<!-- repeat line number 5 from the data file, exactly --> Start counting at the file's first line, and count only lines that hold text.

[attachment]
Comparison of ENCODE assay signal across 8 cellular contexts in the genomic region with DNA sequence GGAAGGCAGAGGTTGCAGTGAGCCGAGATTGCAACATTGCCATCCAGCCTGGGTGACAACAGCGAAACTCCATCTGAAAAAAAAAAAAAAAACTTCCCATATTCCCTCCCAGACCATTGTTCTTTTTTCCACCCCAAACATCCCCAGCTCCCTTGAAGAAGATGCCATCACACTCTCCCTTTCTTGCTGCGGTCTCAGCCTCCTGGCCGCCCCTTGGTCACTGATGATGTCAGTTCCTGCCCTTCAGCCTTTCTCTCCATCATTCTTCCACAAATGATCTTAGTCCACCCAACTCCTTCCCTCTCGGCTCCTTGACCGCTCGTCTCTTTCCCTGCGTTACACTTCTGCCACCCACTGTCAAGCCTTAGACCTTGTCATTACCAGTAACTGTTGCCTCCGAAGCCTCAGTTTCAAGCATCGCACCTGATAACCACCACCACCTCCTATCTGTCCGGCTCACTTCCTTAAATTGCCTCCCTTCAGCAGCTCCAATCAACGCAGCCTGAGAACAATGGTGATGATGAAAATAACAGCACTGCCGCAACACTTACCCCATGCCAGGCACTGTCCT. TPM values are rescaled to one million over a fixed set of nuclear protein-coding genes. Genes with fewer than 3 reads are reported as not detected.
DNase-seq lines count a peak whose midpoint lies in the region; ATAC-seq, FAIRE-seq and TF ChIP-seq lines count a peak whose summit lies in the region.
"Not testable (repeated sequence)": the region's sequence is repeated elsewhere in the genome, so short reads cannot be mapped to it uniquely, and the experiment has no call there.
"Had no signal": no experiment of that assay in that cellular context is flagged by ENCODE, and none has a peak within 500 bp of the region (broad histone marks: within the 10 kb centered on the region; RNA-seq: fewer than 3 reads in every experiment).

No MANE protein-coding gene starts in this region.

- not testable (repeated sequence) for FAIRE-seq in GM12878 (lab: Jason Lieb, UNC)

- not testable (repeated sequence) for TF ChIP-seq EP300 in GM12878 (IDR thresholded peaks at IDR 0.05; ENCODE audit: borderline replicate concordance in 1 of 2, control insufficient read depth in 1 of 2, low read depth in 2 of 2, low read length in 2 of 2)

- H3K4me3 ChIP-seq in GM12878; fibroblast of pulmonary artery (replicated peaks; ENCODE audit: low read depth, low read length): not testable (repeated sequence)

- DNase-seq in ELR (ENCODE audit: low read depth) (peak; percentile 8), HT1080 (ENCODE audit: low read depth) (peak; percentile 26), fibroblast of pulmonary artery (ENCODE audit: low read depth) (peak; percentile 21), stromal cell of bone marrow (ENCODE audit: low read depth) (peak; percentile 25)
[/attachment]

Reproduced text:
No MANE protein-coding gene starts in this region.